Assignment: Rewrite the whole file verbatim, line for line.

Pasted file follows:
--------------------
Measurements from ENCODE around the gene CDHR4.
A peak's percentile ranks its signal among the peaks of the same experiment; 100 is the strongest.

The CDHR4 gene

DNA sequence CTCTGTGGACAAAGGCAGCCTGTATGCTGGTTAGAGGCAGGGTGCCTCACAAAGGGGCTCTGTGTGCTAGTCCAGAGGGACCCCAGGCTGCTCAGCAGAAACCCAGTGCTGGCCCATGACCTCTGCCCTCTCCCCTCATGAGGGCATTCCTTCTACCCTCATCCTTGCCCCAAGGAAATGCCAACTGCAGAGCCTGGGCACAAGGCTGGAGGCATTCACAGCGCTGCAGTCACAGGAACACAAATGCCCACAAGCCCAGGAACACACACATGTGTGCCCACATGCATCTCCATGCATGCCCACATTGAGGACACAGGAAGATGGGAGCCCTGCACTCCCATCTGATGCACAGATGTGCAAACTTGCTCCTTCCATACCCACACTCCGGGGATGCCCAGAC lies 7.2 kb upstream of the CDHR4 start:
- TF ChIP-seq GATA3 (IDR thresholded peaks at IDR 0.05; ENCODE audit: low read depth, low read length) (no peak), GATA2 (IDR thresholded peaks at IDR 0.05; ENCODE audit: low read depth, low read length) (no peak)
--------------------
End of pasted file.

Measurements from ENCODE around the gene CDHR4.
A peak's percentile ranks its signal among the peaks of the same experiment; 100 is the strongest.

The CDHR4 gene

DNA sequence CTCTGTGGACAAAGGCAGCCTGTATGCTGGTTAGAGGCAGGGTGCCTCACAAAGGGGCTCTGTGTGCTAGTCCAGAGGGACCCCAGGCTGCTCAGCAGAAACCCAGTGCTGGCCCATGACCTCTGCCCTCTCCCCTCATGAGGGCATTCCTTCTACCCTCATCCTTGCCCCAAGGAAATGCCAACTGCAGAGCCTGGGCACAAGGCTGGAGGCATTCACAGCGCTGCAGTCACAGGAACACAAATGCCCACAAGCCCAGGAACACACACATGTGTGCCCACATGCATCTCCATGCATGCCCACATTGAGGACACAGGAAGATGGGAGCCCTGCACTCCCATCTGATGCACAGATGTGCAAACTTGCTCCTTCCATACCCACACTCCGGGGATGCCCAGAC lies 7.2 kb upstream of the CDHR4 start:
- TF ChIP-seq GATA3 (IDR thresholded peaks at IDR 0.05; ENCODE audit: low read depth, low read length) (no peak), GATA2 (IDR thresholded peaks at IDR 0.05; ENCODE audit: low read depth, low read length) (no peak)